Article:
Dating in archaeology radiocarbon tree ring dating

Researchers can compare and match these patterns ring-for-ring with patterns from trees which have grown at the same time in the same geographical zone (and therefore under similar climatic conditions).When one can match these tree-ring patterns across successive trees in the same locale, in overlapping fashion, chronologies can be built up—both for entire geographical regions and for sub-regions.

Horizontal cross sections cut through the trunk of a tree can reveal growth rings, also referred to as tree rings or annual rings.

In 1859, the German-American Jacob Kuechler (1823–1893) used crossdating to examine oaks (Quercus stellata) in order to study the record of climate in western Texas.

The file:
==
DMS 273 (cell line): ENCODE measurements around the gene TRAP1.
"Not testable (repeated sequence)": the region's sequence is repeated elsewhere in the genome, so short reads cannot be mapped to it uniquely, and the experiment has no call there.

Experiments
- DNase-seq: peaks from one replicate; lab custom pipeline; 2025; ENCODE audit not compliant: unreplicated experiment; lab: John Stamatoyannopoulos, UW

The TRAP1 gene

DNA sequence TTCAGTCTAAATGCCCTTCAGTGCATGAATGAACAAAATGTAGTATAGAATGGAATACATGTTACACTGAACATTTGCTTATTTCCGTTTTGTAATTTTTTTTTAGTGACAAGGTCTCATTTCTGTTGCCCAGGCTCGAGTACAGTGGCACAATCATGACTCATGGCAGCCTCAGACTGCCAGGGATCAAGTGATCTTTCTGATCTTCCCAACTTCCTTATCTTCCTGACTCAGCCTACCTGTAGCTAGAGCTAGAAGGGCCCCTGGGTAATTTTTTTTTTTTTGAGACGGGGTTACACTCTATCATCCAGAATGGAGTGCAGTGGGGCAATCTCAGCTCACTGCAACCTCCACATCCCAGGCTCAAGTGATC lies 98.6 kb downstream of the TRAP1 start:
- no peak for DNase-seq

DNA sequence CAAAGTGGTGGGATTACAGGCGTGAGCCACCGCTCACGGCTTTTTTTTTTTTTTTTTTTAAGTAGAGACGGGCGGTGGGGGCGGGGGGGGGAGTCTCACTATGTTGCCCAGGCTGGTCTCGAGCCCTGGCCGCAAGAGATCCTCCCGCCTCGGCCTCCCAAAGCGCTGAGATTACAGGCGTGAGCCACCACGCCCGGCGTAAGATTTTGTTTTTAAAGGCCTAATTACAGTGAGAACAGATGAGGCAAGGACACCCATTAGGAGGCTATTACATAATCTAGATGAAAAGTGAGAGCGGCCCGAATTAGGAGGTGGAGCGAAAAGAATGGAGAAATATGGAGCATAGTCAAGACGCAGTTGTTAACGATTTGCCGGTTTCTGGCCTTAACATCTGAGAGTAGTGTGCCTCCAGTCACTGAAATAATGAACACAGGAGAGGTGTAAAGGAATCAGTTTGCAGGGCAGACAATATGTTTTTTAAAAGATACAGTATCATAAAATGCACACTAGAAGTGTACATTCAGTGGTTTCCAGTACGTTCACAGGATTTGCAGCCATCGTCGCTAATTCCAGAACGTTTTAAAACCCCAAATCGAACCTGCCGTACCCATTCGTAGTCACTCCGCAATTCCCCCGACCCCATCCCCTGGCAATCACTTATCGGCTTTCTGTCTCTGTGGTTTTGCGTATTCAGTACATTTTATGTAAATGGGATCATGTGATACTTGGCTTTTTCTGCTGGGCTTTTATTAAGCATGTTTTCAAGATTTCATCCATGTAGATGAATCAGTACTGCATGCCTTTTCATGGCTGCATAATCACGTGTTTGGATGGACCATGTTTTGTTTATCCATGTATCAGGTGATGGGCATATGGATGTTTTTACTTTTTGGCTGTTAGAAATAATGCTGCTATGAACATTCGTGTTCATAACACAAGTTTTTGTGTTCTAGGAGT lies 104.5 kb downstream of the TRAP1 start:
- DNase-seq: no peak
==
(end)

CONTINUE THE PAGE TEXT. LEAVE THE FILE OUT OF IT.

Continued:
During the first half of the 20th century, the astronomer A. Douglass founded the Laboratory of Tree-Ring Research at the University of Arizona.

Adequate moisture and a long growing season result in a wide ring, while a drought year may result in a very narrow one.

Direct reading of tree ring chronologies is a complex science, for several reasons.

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